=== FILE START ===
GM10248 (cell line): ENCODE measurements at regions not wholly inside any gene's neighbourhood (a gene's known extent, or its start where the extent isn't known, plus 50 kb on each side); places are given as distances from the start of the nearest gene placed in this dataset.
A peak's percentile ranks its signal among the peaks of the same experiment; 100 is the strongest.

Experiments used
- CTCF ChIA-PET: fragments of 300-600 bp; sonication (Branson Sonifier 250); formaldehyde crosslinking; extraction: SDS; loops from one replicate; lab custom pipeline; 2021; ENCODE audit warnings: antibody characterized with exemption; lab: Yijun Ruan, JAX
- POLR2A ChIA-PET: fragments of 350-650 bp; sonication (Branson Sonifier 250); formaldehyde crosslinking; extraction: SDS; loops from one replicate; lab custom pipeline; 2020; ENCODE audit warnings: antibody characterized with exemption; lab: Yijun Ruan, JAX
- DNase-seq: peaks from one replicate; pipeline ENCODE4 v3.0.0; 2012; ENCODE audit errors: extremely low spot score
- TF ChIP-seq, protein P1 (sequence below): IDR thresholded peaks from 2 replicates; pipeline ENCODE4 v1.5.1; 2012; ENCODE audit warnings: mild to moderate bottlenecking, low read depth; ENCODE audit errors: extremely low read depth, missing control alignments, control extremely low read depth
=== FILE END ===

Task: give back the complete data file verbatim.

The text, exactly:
GM10248 (cell line): ENCODE measurements at regions not wholly inside any gene's neighbourhood (a gene's known extent, or its start where the extent isn't known, plus 50 kb on each side); places are given as distances from the start of the nearest gene placed in this dataset.
A peak's percentile ranks its signal among the peaks of the same experiment; 100 is the strongest.

Experiments used
- CTCF ChIA-PET: fragments of 300-600 bp; sonication (Branson Sonifier 250); formaldehyde crosslinking; extraction: SDS; loops from one replicate; lab custom pipeline; 2021; ENCODE audit warnings: antibody characterized with exemption; lab: Yijun Ruan, JAX
- POLR2A ChIA-PET: fragments of 350-650 bp; sonication (Branson Sonifier 250); formaldehyde crosslinking; extraction: SDS; loops from one replicate; lab custom pipeline; 2020; ENCODE audit warnings: antibody characterized with exemption; lab: Yijun Ruan, JAX
- DNase-seq: peaks from one replicate; pipeline ENCODE4 v3.0.0; 2012; ENCODE audit errors: extremely low spot score
- TF ChIP-seq, protein P1 (sequence below): IDR thresholded peaks from 2 replicates; pipeline ENCODE4 v1.5.1; 2012; ENCODE audit warnings: mild to moderate bottlenecking, low read depth; ENCODE audit errors: extremely low read depth, missing control alignments, control extremely low read depth